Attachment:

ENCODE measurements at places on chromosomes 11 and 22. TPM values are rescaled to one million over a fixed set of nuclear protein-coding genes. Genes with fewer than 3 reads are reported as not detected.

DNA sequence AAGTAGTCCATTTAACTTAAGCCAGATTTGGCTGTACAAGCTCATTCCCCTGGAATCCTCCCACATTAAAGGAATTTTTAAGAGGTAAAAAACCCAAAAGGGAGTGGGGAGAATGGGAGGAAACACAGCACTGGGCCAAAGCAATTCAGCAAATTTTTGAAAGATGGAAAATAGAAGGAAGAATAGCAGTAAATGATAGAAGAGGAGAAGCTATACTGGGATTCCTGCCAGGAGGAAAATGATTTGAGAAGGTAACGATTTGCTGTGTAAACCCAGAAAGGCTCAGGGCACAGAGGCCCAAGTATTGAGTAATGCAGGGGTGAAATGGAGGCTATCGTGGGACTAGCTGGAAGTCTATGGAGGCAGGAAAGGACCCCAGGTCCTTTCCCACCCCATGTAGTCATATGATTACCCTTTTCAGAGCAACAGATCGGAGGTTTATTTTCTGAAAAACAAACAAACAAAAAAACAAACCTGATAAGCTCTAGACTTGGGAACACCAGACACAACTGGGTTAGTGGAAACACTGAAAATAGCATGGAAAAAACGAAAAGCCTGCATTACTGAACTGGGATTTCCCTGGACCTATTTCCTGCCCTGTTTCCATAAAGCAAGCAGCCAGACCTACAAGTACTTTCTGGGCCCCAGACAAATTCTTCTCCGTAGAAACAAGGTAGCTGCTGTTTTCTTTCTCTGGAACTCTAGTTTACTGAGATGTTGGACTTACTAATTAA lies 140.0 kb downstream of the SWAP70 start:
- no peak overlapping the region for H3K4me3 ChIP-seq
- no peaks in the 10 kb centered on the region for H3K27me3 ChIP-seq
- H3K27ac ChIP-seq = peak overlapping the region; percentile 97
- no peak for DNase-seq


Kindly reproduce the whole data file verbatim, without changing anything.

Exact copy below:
ENCODE measurements at places on chromosomes 11 and 22. TPM values are rescaled to one million over a fixed set of nuclear protein-coding genes. Genes with fewer than 3 reads are reported as not detected.

DNA sequence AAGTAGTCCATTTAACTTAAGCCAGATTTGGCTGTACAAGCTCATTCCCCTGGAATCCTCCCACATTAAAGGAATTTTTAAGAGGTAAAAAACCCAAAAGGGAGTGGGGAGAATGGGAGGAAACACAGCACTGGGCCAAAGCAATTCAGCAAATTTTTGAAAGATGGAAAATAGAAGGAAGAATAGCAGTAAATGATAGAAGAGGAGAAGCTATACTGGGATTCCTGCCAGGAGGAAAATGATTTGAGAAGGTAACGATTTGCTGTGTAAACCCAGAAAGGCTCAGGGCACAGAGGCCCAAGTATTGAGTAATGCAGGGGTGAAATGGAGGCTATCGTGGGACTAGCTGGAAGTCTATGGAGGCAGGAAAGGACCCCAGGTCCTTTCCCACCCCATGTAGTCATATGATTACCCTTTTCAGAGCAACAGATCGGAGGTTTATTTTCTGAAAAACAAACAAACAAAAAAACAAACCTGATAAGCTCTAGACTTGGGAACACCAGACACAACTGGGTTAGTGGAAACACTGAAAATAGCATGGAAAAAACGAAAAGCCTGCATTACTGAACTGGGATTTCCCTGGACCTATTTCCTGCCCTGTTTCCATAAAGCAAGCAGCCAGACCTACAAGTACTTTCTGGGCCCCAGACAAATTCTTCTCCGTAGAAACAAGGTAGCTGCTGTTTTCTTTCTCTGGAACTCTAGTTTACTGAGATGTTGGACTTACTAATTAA lies 140.0 kb downstream of the SWAP70 start:
- no peak overlapping the region for H3K4me3 ChIP-seq
- no peaks in the 10 kb centered on the region for H3K27me3 ChIP-seq
- H3K27ac ChIP-seq = peak overlapping the region; percentile 97
- no peak for DNase-seq